Home away from home: there is beauty, pain in connecting with roots

Photo courtesy of Harper Leigh Roberts

By Jenna Fitzgerald | copy editor

With the surname “Fitzgerald” and a propensity for sunburn, it’s no secret that I have Irish roots. So when ‘Baylor in Budapest’ morphed into ‘Baylor in Ireland’ just months before the scheduled departure date, I was hit with a wave of excitement; I would finally have the opportunity to embrace a culture that, although different from mine, holds a special place in my soul.

My grandmother, Yvonne Tighe, grew up in a house in Blackheath Park in Clontarf, a small coastal suburb of Dublin. Just up the street, his parents owned and operated PG Tighe & Co, the family butcher shop. Within sight of this corner store is Holy Faith High School and St. John the Baptist Catholic Parish, Home School and Church. My visit to Clontarf ended with a trip back to Dublin and a visit to the Gresham Hotel – the place where my grandmother was working as a receptionist when she met US Air Force officer James Fitzgerald, who would one day become her husband. In a single day, I was able to experience the first two decades of my grandmother’s life.

Prior to this trip, I had heard so much about the beauty of connecting with the roots, and for the record, it was all true. In some inexplicable way, I felt like I belonged. I knew to look for Club milks and fruit drops in the candy aisle of the grocery store. I used to hear the distinct Irish accent, which my grandmother never lost after emigrating. I have asked for a nice bowl of beef stew every year for my birthday. Without a doubt, the joys of living with Irish culture all day, every day have been more fruitful than I could have ever imagined.

However, before this trip, I had heard nothing about the pain that can come with the beauty of connecting with the roots. My grandmother died of pancreatic cancer in March 2009, and exactly two weeks later my grandfather died (of a broken heart, my father always tells me). However, since I was only in first year, I don’t remember much of either. When I’m in Texas, it’s easy to forget and live my life like they’ve never really been there. When I’m here, however, it’s impossible to detach. I had a cup of tea at the reception of the Gresham Hotel, right where my grandfather first spoke to her and invited her to the cinema. I stood on the sidewalk in front of his childhood home. I walked down the aisle of St. Gabriel’s Catholic Parish, just as she walked to join my grandfather at the altar on their wedding day. Although I loved meeting my extended family, there was a part of me that felt something was wrong – as if it was wrong that one of my grandparents wasn’t the one showing me around these places of such great family importance.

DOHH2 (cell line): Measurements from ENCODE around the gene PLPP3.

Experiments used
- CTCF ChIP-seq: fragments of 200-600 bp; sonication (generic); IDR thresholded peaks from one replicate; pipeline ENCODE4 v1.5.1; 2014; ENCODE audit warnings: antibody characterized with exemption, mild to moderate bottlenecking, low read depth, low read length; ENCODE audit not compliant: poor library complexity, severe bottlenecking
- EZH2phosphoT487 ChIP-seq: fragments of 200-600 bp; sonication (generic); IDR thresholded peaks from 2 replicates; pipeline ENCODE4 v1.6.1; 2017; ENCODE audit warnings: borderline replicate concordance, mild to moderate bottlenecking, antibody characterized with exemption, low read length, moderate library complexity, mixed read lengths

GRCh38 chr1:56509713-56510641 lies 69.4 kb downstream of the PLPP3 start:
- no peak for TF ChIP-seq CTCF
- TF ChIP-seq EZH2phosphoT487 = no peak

Five weeks of exploring Ireland certainly made it a home away from home for everyone, but to me it meant something more. It gave me the chance to get to know parts of my grandparents, walk where they walked and experience what they went through. More than connecting with my vast heritage, it was about connecting with them – finding out who they were by living in their place, since I didn’t get to know them when they were alive. Although Ireland has beautiful scenery, amazing architecture and deep history, to me nothing compares to those few everyday sights in Clontarf and Dublin.

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